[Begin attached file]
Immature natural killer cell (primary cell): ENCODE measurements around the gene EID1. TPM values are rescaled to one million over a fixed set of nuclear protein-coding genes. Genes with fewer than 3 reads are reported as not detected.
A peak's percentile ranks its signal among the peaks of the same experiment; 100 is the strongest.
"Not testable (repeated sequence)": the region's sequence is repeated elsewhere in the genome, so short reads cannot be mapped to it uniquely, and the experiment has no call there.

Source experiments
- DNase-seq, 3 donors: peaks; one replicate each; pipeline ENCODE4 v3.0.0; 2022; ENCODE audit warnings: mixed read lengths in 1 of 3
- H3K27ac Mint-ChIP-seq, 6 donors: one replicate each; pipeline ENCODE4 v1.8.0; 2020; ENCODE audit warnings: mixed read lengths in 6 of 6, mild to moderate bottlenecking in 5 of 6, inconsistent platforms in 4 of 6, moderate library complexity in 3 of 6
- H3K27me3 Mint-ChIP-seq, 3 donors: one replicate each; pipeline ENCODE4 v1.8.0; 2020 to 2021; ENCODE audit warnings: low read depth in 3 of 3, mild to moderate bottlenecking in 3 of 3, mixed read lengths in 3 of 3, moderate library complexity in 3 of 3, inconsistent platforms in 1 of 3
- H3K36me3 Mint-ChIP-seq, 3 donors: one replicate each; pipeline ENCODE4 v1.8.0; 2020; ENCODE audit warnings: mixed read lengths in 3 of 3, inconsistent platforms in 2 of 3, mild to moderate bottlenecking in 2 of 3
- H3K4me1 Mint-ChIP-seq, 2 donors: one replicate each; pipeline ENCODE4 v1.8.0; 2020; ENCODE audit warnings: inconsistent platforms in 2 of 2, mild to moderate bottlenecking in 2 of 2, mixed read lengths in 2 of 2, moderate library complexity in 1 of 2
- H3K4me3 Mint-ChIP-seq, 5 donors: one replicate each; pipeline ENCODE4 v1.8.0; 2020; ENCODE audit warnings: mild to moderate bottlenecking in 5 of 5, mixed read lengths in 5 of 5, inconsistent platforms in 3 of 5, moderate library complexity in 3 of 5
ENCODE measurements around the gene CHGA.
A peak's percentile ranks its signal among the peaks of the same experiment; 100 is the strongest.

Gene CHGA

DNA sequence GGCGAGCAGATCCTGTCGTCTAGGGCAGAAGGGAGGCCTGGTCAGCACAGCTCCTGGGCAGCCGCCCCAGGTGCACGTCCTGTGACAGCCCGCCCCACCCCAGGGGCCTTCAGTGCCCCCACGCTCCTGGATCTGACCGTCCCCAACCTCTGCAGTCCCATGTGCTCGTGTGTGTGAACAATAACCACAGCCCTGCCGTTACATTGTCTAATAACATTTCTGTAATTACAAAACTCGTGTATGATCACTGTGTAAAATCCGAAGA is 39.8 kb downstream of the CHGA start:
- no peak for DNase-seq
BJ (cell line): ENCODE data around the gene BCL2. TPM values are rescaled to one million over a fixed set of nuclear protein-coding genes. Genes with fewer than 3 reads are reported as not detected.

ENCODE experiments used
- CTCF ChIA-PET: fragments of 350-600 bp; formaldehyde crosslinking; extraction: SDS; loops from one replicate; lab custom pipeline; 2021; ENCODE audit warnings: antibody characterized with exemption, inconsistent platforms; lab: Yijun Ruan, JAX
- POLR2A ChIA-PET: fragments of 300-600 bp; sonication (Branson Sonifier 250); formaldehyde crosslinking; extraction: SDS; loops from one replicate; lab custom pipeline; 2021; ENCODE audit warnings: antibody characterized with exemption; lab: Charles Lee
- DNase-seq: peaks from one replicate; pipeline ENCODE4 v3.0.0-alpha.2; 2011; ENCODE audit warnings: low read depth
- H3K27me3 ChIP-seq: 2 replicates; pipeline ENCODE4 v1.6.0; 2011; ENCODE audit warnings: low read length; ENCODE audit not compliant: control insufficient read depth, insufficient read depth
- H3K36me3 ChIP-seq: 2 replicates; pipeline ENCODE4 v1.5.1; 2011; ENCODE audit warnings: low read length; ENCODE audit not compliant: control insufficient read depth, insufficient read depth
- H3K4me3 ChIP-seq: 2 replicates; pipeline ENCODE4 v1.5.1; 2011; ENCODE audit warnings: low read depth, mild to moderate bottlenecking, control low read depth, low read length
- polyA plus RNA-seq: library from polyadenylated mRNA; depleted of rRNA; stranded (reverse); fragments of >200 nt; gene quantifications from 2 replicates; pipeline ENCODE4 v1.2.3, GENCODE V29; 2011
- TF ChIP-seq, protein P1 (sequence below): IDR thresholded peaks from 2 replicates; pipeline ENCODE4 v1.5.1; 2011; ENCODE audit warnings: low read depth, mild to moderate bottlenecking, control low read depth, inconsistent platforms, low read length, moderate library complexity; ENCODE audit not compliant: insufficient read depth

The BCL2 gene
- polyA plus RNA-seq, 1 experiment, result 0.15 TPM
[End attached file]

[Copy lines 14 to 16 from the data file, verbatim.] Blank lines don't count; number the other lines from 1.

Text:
DNA sequence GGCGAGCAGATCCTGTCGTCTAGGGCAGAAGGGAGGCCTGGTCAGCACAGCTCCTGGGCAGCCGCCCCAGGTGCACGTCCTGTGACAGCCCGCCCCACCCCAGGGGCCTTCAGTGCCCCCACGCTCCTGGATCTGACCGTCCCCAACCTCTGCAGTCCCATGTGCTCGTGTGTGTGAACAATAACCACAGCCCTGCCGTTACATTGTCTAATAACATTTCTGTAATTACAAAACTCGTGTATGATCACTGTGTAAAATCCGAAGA is 39.8 kb downstream of the CHGA start:
- no peak for DNase-seq
BJ (cell line): ENCODE data around the gene BCL2. TPM values are rescaled to one million over a fixed set of nuclear protein-coding genes. Genes with fewer than 3 reads are reported as not detected.